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No Fishing signs - legality?


Mike Sydney
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At Tempe, the foreshore near the Rowers club is peppered with very professional and official looking “No Fishing on foreshore, fines apply” signs. These are private signs erected by the Rowers club opposite their car park but otherwise on a public footpath. 

They own the nearby pontoon and I absolutely agree no fishing on the private pontoon, but am I right in thinking that the other signs telling me not to fish are worthless ?

Of course, I understand the intent to protect their business and am respectful of that, but I’m often there when they are closed and these signs cover maybe 60m of shoreline. I’m not looking to “stick it to the man” so to speak but just curious if I’m right they hold no legal weight. 

Are any “no fishing” signs other than branded NSW fisheries enforceable at all? 
 

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That's a hard one Mike Sydney and probably one you don't want to put to the test.

In answer to your question "Are any “no fishing” signs other than branded NSW fisheries enforceable at all? " I suspect yes is the answer, particularly with Local Council "laws and by-laws". Maybe there's a legal eagle on Fishraider who can answer your question definitively. Find an alternative, plenty of water in the region.

bn

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I know the signs you're talking about, it was my understanding that as it's their private property they're allowed to have them up. As far as enforcing I'd assume they could legally ask you to move on / call the police to ask you to move on, but don't think you would actually be fined per se, just asked to move on. 

I usually just fish the grassy patch to the right near the bridge, caught my PB tailor there, very shallow around that stretch of river though.

Tight lines

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36 minutes ago, Berrero said:

I know the signs you're talking about, it was my understanding that as it's their private property they're allowed to have them up. As far as enforcing I'd assume they could legally ask you to move on / call the police to ask you to move on, but don't think you would actually be fined per se, just asked to move on.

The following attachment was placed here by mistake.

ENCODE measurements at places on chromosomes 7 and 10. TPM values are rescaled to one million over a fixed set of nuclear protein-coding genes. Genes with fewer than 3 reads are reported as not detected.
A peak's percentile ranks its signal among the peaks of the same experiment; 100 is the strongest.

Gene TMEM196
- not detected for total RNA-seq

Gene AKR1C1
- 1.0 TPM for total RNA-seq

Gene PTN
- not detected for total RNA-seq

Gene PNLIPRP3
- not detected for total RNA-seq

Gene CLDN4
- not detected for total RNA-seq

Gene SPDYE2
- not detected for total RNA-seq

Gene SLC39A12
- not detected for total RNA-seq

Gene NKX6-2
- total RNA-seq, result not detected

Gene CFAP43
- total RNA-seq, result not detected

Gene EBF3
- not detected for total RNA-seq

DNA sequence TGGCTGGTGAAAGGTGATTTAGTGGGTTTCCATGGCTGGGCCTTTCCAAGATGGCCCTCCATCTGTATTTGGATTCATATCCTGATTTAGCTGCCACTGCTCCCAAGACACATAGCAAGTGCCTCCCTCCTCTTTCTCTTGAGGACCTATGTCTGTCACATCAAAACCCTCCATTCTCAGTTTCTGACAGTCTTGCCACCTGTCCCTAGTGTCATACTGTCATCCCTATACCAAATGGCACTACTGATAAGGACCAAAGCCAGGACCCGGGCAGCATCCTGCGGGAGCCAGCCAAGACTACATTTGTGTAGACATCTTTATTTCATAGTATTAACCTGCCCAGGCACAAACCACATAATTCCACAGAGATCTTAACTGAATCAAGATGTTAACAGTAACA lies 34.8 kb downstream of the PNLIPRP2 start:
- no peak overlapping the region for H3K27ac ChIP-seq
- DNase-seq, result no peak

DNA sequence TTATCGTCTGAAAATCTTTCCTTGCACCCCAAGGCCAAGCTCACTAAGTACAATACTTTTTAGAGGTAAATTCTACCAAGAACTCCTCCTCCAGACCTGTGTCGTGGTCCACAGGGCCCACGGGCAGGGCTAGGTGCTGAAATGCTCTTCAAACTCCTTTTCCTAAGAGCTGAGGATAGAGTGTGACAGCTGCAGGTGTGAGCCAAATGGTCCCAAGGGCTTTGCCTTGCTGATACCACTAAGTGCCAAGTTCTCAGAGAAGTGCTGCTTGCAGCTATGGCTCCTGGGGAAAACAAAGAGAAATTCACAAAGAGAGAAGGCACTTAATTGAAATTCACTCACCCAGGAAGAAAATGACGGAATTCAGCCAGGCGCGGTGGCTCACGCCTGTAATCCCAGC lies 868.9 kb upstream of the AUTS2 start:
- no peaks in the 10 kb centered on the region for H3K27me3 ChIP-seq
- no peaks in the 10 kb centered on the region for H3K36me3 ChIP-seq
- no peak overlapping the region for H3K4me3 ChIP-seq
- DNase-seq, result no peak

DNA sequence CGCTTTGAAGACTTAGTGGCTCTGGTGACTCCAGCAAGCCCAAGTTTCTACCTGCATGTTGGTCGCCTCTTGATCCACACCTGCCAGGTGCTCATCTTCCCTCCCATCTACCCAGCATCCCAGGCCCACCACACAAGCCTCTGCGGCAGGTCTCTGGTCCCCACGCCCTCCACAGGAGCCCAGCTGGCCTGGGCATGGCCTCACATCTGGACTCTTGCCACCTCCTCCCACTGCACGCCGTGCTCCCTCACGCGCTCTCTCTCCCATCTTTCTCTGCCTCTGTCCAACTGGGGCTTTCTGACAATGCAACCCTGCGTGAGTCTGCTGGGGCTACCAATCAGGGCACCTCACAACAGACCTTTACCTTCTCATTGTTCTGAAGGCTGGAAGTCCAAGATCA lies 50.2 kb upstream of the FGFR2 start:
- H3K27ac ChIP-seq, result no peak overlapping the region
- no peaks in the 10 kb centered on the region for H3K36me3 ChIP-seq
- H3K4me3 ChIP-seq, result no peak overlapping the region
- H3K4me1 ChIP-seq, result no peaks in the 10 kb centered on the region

I usually just fish the grassy patch to the right near the bridge, caught my PB tailor there, very shallow around that stretch of river though.

Tight lines

You reckon that stretch of footpath is private property? I’m not so sure as it’s maintained by council. 
Something of a moot point anyway as BN pointed out there is plenty of fishing to be had in the surrounding areas - that grass verge usually has a half dozen lines out most nights.

As for enforcement, I was At blackwattle a week ago and the cops rolled in on a boat and checked my license. First time I’ve been asked in 18 months. Some other fisherman were checked and didn’t have licenses - rather than fines the police got them to buy licenses on the spot. A soft hand which was nice to see.

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6 hours ago, big Neil said:

That's a hard one Mike Sydney and probably one you don't want to put to the test.

In answer to your question "Are any “no fishing” signs other than branded NSW fisheries enforceable at all? " I suspect yes is the answer, particularly with Local Council "laws and by-laws". Maybe there's a legal eagle on Fishraider who can answer your question definitively. Find an alternative, plenty of water in the region.

bn

I asked a lawyer friend years ago about a similar sign before and his advice about that particular sign was that it was probably enforceable. If it is on public land but the signs have been up there a while, clearly council doesn't have an issue with it. In fact the club probably needed to apply for permission to erect them. As long as the sign is up, I wouldn't want to test it.

I've never had my licence checked. Looking forward to the day when I do.

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S632 of the Local Government Act 1993 relates to signage and enforcement of restrictions on council related signs in public places, id have to see the signage to see the legitimacy of such. I've had a look at the Inner West LGA council by-laws and can not see any mention of restrictions relating to fishing on their website policy documents either

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I don't know the area, but common law states that if it is open to and accessable to the public, (not fenced or gated) it is a public thoroughfare.  I wouldn't hesitate asking the local Council.  They are usually very helpful in this type of matter but can be slow in providing the answer while they check the facts.  Ron

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